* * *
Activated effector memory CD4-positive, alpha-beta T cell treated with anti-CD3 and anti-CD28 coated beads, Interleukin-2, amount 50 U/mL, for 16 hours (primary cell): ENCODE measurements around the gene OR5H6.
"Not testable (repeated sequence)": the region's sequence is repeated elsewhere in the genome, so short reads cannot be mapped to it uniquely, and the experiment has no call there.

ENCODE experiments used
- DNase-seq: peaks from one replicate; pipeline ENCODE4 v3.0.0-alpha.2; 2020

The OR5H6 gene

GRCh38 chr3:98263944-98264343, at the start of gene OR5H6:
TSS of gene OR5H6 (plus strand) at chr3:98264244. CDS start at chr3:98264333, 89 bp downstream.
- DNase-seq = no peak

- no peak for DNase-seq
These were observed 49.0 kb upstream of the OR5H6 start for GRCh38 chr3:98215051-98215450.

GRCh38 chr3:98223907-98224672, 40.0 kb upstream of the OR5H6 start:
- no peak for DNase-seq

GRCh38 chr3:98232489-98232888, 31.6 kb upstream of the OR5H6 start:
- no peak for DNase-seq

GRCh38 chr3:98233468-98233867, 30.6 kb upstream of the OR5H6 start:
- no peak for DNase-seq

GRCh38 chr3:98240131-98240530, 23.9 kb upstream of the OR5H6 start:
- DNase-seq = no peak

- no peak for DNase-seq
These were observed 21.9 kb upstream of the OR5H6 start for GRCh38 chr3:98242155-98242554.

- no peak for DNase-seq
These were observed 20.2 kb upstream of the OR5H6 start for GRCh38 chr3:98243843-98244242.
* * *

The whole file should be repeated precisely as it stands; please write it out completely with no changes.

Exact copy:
Activated effector memory CD4-positive, alpha-beta T cell treated with anti-CD3 and anti-CD28 coated beads, Interleukin-2, amount 50 U/mL, for 16 hours (primary cell): ENCODE measurements around the gene OR5H6.
"Not testable (repeated sequence)": the region's sequence is repeated elsewhere in the genome, so short reads cannot be mapped to it uniquely, and the experiment has no call there.

ENCODE experiments used
- DNase-seq: peaks from one replicate; pipeline ENCODE4 v3.0.0-alpha.2; 2020

The OR5H6 gene

GRCh38 chr3:98263944-98264343, at the start of gene OR5H6:
TSS of gene OR5H6 (plus strand) at chr3:98264244. CDS start at chr3:98264333, 89 bp downstream.
- DNase-seq = no peak

- no peak for DNase-seq
These were observed 49.0 kb upstream of the OR5H6 start for GRCh38 chr3:98215051-98215450.

GRCh38 chr3:98223907-98224672, 40.0 kb upstream of the OR5H6 start:
- no peak for DNase-seq

GRCh38 chr3:98232489-98232888, 31.6 kb upstream of the OR5H6 start:
- no peak for DNase-seq

GRCh38 chr3:98233468-98233867, 30.6 kb upstream of the OR5H6 start:
- no peak for DNase-seq

GRCh38 chr3:98240131-98240530, 23.9 kb upstream of the OR5H6 start:
- DNase-seq = no peak

- no peak for DNase-seq
These were observed 21.9 kb upstream of the OR5H6 start for GRCh38 chr3:98242155-98242554.

- no peak for DNase-seq
These were observed 20.2 kb upstream of the OR5H6 start for GRCh38 chr3:98243843-98244242.